Adolescence is the peak age for both victimization and mental disorder onset. Previous research has reported associations between victimization exposure and many psychiatric conditions. However, causality remains controversial. Within the Environmental Risk Longitudinal Twin Study, we tested whether seven types of adolescent victimization increased risk of multiple psychiatric conditions and approached causal inference by systematically ruling out noncausal explanations. Longitudinal within-individual analyses showed that victimization was followed by increased mental health problems over a childhood baseline of emotional/behavioral problems. Discordant-twin analyses showed that victimization increased risk of mental health problems independent of family background and genetic risk. Both childhood and adolescent victimization made unique contributions to risk. Victimization predicted heightened generalized liability (the “p factor”) to multiple psychiatric spectra, including internalizing, externalizing, and thought disorders. Results recommend violence reduction and identification and treatment of adolescent victims to reduce psychiatric burden.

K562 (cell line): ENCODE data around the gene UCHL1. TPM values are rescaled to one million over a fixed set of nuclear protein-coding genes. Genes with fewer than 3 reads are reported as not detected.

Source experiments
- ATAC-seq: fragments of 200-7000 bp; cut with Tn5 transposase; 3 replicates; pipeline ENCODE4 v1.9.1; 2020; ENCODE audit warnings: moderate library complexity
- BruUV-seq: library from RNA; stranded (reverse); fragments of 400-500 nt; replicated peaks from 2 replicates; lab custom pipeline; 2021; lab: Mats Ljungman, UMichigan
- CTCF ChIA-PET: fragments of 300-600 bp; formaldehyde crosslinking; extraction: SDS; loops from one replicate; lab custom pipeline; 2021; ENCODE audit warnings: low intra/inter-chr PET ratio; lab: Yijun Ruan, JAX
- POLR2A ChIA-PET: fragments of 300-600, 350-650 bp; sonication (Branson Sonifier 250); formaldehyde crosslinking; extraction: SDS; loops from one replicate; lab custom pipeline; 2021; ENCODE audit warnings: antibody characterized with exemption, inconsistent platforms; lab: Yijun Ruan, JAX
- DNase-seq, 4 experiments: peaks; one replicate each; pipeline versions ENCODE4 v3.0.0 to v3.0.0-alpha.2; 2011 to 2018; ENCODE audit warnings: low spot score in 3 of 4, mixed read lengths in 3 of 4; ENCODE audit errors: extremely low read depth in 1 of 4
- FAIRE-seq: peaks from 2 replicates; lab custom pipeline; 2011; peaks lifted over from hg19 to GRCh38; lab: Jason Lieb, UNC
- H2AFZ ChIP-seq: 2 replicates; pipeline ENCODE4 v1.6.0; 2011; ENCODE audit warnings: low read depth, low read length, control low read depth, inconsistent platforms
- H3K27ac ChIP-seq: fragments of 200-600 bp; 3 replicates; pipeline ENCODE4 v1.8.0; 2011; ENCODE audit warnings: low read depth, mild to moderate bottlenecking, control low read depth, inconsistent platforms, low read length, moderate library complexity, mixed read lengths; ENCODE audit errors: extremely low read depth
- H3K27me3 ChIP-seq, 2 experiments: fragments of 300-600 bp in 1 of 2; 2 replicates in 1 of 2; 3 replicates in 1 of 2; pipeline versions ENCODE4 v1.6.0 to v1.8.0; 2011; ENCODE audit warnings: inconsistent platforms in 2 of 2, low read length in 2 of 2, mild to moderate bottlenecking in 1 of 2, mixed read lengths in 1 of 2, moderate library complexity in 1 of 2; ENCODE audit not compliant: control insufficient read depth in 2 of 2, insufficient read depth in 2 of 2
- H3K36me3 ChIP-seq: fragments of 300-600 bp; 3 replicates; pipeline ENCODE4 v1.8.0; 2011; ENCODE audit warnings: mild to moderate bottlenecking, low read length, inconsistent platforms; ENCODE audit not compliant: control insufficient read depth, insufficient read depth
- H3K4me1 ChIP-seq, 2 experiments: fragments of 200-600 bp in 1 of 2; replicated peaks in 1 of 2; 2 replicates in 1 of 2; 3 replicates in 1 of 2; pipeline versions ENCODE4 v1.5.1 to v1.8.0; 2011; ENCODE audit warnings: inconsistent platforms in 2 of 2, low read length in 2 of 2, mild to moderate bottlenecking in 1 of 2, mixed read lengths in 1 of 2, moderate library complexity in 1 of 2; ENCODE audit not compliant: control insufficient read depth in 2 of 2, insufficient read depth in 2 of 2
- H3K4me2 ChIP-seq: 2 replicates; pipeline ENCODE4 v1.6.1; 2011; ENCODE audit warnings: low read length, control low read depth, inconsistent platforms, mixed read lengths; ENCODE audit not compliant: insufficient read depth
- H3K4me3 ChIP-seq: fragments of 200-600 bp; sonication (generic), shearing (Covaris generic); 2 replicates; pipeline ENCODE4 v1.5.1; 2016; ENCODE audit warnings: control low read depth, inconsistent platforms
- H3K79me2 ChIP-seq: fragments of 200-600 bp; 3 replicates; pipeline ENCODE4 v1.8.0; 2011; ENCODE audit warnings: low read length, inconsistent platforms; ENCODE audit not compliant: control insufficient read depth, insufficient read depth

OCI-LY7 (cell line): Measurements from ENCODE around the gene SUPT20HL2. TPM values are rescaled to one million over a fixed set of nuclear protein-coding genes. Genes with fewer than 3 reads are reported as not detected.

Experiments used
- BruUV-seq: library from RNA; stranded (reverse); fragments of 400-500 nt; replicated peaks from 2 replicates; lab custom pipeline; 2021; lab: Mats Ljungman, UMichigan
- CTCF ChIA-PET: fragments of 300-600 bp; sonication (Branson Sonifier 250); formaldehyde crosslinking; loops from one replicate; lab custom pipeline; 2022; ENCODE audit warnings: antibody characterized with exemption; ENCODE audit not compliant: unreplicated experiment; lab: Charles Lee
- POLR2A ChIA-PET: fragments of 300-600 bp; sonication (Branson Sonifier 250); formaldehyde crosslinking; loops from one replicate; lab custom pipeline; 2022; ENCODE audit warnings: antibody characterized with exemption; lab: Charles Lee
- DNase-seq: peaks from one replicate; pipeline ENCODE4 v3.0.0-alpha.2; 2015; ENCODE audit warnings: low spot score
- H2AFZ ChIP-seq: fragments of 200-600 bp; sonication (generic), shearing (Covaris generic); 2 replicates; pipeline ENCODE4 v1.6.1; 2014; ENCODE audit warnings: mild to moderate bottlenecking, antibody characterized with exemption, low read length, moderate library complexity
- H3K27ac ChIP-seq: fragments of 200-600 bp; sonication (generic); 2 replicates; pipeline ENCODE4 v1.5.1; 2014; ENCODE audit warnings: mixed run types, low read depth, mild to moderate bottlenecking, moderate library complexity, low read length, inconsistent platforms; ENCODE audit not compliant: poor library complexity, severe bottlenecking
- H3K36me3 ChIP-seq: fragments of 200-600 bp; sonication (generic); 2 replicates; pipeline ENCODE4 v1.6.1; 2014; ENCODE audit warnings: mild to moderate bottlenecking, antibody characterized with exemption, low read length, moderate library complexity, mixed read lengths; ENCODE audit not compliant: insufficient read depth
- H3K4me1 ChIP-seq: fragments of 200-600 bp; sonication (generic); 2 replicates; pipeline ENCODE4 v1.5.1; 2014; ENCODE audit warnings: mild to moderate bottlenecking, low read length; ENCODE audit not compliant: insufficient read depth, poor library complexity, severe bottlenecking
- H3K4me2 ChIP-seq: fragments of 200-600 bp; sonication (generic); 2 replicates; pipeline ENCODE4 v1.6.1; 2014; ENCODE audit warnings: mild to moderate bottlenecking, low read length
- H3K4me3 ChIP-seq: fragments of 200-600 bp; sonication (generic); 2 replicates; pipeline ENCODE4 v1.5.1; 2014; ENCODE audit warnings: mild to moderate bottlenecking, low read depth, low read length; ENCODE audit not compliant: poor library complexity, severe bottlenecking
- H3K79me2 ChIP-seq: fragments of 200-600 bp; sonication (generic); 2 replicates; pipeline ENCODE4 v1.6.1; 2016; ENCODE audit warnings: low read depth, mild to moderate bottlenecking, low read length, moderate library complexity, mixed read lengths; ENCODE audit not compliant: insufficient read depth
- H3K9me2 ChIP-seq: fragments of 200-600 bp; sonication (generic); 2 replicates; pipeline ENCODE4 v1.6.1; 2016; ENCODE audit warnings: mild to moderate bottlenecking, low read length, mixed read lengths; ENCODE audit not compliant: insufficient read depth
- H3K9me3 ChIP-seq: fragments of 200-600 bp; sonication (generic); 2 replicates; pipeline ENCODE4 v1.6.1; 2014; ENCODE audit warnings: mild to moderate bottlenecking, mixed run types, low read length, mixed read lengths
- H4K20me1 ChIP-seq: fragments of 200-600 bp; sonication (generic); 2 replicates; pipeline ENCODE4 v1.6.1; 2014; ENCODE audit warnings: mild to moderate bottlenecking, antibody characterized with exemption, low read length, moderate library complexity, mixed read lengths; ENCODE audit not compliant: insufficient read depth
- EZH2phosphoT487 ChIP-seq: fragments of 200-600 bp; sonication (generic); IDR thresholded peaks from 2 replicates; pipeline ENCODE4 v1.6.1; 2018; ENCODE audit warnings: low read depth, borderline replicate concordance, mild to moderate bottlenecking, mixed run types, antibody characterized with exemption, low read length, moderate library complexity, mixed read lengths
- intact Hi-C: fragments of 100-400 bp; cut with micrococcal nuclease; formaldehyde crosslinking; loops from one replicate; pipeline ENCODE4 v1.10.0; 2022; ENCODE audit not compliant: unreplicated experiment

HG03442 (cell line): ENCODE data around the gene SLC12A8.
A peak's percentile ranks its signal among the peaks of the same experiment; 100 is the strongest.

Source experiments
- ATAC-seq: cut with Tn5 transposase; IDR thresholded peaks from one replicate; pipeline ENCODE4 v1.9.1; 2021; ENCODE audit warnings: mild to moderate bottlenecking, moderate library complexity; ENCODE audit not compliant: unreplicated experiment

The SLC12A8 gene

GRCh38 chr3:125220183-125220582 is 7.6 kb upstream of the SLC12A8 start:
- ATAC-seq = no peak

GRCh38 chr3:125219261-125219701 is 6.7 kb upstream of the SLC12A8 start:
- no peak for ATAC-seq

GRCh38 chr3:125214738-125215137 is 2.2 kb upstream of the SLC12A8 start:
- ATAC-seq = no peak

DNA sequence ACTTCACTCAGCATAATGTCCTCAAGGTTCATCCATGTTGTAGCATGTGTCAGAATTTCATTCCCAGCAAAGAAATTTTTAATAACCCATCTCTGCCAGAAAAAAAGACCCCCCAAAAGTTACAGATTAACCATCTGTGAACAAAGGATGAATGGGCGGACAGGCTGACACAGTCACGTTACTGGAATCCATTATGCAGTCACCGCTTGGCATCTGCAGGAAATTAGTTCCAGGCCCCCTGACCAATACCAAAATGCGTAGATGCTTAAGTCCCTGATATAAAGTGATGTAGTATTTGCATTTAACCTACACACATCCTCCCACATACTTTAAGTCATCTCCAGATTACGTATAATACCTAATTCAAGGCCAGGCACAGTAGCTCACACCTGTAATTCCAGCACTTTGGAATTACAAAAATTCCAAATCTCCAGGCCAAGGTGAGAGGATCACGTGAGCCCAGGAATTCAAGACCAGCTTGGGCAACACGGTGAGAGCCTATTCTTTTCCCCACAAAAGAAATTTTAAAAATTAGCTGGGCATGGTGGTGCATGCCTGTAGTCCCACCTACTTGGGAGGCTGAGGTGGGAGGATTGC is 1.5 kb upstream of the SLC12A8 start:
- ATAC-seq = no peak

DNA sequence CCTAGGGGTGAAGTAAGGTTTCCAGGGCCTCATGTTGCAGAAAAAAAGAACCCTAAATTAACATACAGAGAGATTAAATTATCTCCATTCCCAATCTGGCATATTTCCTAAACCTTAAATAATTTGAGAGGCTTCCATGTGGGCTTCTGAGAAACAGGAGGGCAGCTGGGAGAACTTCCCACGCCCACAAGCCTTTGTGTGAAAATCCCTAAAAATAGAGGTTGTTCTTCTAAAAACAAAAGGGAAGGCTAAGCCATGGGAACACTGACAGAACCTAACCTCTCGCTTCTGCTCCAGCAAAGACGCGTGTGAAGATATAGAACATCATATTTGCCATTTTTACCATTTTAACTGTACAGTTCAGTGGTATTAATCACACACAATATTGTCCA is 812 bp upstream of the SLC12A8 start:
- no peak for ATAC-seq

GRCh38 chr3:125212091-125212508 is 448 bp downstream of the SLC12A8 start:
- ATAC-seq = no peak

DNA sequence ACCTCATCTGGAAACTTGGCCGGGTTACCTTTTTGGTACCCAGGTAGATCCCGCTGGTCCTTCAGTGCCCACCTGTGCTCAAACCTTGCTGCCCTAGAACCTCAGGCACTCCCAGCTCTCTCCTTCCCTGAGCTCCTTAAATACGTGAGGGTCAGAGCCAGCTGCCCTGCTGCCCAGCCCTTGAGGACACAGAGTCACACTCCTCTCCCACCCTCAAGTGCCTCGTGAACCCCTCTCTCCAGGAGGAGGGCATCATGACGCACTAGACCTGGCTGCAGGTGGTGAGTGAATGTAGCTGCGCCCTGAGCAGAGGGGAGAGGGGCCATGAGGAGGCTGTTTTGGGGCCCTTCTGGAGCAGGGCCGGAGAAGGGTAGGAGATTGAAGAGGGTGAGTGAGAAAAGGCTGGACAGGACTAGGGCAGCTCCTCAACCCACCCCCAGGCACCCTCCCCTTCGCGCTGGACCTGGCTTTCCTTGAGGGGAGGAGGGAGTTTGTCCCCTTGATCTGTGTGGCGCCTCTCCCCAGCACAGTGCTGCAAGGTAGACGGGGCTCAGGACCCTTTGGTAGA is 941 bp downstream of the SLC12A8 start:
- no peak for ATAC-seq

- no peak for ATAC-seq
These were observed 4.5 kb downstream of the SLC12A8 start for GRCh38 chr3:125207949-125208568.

Bibliographical noteFunding Information:
The Environmental Risk Longitudinal Twin Study was funded by U.K. Medical Research Council Grant G1002190. Additional support was provided by Eunice Kennedy Shriver National Institute of Child Health and Development (NICHD) Grant HD077482 and the Jacobs Foundation. Data support was provided by the Duke Social Science Research Institute. H. L. Fisher was supported by an MQ: Transforming Mental Health Award MQ14F40. L. Arseneault is a Mental Health Leadership Fellow for the U.K. Economic and Social Research Council. J. D. Schaefer was supported by National Institute on Aging Grant T32-AG000139 and NICHD Grant T32-HD007376.
- developmental psychopathology